The Reality of Dystopia in Politics and Media: A Critical Examination of Nineteen Eighty-Four, Fahrenheit 451, and V for Vendetta

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Florida Southern College
In 1949, George Orwell published his novel Nineteen Eighty-Four, a story of a dark, dystopian future. In the wake of World War II, the future seemed bleak to many people, including those in Western democratic societies. While Orwell’s vision never came to pass, his work remains popular with audiences, even impacting society to the point of adding vocabulary. In 1953, Ray Bradbury released Fahrenheit 451, illustrating his own ideas of complete censorship and giving readers a supposedly “cautionary tale” on the problems of government-imposed societal limitations. Now, websites that are forced for legal reasons to block resources return a status code of “451.” Thirty years after Fahrenheit 451, Alan Moore and David Lloyd published V for Vendetta, a graphic novel depicting a totalitarian regime, taking both real and fictional symbols to craft its dystopian setting. Often seen as a symbol of resistance against governmental oppression, the Guy Fawkes mask used in the story has become popular among anarchist groups. All three texts have retained popularity and remain on all-time bestseller lists, and their impacts on modern society are undeniable. However, with such dark messages, the question of why these works are popular still stands.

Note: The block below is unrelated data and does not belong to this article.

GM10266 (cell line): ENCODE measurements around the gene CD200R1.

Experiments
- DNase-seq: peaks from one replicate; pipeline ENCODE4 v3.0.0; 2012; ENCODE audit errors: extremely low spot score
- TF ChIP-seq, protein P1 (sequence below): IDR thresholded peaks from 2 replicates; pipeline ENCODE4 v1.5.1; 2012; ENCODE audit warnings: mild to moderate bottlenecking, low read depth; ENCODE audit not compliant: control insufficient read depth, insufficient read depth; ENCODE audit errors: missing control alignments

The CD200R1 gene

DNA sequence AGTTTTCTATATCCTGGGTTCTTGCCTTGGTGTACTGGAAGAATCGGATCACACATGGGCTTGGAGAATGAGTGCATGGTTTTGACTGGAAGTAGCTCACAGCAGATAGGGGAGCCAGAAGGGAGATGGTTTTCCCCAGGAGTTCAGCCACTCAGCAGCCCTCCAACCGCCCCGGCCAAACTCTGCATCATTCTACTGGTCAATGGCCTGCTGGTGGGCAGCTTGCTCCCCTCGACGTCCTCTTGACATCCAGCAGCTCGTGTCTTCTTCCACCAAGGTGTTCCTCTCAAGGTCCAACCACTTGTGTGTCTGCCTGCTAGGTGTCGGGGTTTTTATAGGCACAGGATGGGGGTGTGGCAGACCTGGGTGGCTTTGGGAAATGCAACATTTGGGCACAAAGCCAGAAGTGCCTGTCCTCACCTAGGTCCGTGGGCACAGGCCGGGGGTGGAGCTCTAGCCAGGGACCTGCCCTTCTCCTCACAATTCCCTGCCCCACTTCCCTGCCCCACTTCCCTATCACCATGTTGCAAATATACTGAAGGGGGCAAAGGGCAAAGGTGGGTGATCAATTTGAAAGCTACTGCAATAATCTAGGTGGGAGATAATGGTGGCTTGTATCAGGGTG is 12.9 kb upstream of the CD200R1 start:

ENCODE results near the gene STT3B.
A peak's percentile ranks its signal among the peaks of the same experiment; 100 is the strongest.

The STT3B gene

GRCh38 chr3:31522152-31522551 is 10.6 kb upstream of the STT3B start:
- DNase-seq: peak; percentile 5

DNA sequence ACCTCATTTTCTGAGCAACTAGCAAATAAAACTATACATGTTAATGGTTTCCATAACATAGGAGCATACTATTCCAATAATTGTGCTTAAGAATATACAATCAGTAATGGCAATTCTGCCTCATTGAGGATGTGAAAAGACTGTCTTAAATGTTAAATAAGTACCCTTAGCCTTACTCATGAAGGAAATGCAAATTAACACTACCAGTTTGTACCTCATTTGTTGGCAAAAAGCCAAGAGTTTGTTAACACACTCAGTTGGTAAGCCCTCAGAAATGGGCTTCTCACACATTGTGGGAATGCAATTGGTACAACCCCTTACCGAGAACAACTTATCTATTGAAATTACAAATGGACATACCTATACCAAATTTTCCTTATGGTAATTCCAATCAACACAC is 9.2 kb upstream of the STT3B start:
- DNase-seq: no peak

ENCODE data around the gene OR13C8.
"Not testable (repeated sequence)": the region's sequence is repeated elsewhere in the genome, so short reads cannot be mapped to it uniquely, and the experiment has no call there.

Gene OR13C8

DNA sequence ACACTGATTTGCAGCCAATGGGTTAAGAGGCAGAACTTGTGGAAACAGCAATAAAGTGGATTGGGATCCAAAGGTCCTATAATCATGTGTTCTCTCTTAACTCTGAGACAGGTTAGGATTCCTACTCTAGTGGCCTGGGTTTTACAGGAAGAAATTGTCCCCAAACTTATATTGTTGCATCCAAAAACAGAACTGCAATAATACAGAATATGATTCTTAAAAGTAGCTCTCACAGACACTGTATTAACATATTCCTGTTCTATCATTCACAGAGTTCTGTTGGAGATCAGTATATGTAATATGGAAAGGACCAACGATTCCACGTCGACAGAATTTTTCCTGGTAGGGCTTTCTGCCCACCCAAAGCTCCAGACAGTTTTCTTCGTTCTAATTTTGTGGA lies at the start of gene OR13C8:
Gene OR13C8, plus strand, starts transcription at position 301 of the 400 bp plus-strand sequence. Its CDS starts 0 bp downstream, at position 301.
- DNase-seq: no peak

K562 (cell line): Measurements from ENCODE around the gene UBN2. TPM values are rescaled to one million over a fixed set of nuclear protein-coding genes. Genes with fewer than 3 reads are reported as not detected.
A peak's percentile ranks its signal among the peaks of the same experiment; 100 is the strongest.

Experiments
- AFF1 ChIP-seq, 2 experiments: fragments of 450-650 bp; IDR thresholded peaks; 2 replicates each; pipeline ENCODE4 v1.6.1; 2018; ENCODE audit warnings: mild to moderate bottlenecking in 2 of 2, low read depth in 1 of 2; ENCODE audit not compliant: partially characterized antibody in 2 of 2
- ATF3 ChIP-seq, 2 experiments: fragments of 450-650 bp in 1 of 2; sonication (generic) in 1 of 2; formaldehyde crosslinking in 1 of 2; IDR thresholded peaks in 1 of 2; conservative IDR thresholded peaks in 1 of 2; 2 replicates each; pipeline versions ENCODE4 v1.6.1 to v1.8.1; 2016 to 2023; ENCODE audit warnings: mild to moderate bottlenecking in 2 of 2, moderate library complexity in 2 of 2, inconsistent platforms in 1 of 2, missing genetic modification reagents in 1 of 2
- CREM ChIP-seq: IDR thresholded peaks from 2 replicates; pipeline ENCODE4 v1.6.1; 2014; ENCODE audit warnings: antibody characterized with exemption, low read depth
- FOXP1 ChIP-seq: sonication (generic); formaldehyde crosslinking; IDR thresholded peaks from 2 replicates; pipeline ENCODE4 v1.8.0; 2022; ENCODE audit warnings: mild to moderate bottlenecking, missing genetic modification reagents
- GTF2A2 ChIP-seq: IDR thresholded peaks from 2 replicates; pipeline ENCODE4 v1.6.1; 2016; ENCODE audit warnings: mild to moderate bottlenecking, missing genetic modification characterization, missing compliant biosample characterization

Honors Thesis Spring 2021
Dystopias, Political science, Mass media, Dystopias in literature